-I grew up in Seattle, surrounded by snow capped mountains and always loved being in nature and the quiet and beauty of places you can only get to by walking.  Anyone who is fit can hike and the physical and spiritual rewards are enormous. One trekking story that others might benefit from is an unfortunate experience that happened when I trekked the Inca Trail to Machu Picchu.  It’s a 4 day hike and you’re surrounded by the incredible beauty of the Andes and an array of Incan archaeological sites, so by the time you get to Machu Picchu, though tired, you’ve entered into a state of near bliss. When I got to the hotel upon arrival at Machu Picchu and took off my hiking boots I was shocked to discover that my big toenails were both black and blue! I hadn’t even noticed while hiking, but later realized that I hadn’t trimmed my toenails short enough and that with all of the ups and downs on the trail my toes were constantly banging into the ends of my boots. Sadly I lost the nails on both feet and they have never fully recovered and cause me discomfort to this day.

5)What is the most important trekking tip you would give someone and what was your favourite trek so far?

-It’s very important that you wear boots that fit properly, trim your toenails, wear good padded trekking socks, and keep your feet moisturized.  I also strongly recommend using trekking poles. They help you in dangerous areas where there are loose rocks or “exposure” and keep your knees from too much pressure on the downhill.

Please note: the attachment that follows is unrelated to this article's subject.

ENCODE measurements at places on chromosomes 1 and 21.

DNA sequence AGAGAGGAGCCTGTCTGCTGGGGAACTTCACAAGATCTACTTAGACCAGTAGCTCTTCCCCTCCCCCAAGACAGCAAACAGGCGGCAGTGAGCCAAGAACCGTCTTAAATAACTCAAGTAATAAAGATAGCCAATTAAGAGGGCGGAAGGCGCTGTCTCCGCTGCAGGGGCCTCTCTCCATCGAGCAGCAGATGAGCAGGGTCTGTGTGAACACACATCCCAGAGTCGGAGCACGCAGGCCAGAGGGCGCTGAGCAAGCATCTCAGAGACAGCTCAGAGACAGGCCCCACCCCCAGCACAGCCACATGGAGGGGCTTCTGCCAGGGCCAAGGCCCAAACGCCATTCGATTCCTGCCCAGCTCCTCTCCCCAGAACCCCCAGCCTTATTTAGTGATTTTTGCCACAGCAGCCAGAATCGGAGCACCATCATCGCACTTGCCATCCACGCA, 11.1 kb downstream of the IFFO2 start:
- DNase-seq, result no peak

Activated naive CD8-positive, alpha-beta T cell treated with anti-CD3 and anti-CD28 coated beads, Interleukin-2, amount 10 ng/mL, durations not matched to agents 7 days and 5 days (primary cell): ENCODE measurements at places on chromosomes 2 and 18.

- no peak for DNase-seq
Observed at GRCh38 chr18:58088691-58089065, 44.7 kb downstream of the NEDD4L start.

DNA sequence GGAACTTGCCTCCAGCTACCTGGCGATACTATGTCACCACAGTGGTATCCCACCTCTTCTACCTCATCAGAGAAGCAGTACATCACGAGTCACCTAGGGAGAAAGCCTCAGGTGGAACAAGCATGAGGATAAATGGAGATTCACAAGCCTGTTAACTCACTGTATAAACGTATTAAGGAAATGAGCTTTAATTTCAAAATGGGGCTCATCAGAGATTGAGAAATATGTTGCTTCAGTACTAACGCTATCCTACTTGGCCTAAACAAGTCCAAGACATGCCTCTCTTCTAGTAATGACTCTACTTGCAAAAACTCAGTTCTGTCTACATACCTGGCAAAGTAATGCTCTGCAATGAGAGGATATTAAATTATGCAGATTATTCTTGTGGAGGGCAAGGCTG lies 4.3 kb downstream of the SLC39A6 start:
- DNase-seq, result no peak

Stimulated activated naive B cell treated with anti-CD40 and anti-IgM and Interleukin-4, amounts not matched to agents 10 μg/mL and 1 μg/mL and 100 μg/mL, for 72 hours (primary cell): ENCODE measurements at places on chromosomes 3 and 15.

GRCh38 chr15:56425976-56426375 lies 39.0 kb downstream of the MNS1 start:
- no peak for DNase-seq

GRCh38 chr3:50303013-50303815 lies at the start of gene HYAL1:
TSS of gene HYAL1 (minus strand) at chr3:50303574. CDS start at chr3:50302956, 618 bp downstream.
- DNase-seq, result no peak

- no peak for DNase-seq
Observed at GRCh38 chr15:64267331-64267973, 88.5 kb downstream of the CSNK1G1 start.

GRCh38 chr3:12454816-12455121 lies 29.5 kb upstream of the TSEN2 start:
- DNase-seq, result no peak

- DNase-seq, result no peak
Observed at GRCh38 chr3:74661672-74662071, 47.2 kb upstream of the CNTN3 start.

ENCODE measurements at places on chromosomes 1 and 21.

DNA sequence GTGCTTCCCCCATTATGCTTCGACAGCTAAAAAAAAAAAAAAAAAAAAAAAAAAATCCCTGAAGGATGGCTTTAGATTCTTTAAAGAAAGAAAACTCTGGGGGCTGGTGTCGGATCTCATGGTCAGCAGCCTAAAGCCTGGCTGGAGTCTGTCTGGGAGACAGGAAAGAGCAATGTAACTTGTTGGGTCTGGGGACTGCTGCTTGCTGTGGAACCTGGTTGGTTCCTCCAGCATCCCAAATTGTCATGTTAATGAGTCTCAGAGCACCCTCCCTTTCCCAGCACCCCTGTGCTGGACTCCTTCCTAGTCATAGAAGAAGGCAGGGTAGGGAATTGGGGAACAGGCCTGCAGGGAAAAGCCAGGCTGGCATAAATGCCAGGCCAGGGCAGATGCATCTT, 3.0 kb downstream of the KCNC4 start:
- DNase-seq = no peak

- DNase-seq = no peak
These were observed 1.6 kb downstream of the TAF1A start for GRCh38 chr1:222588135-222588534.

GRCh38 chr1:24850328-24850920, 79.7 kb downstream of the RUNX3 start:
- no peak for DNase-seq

I would say my favorite trek out of many incredible favorites was when I was sent on a “scouting” trip for a new trek in remote eastern Bhutan accompanied by 2 guides, a porter, a cook, and 2 horse men.  We were trekking over an old route that the local royal family used to move from their winter to their summer palace and it had never been trekked by foreigners. It was beautiful camping out in the middle of the remote Himalayas with no one around but my team, some nomads and a variety of exotic birds. But, the best part of all was arriving at the winter palace where I spent the night and fell asleep to the sound of the resident monks blowing their long horns and chanting. I felt like the luckiest person in the world!

6. You have problems with your feet, explain what it is, why you got it, and what has helped?

-I have arthritis in my feet and have some issues from the loss of my toenails. I’ve been to podiatrists and explored all kinds of medical treatments without great success, so I was amazed to find that Nunu’s massage helped my feet more than anything I’ve tried. I think it has to do with the circulation in my feet and keeping them flexible. I’m now getting regular massage as well as regular acupuncture treatments and my feet have not been this happy in years!

7.Having  just become retired, what are your exciting future plans?

As a result of my extensive world travel I have a lot of stories to tell and I love to write so I’m hoping to complete a memoir. But more importantly, because of all of the wonderful people that I’ve met and in the “developing” world I’ve become hyper aware of the importance of education and the development of and encouragement of women and want to work to raise funds and awareness for NGOs that are doing wonderful work in these areas. I’ve taken a couple of steps in this direction while in Barcelona and hope to go to work in earnest on these issues when I return to California in September.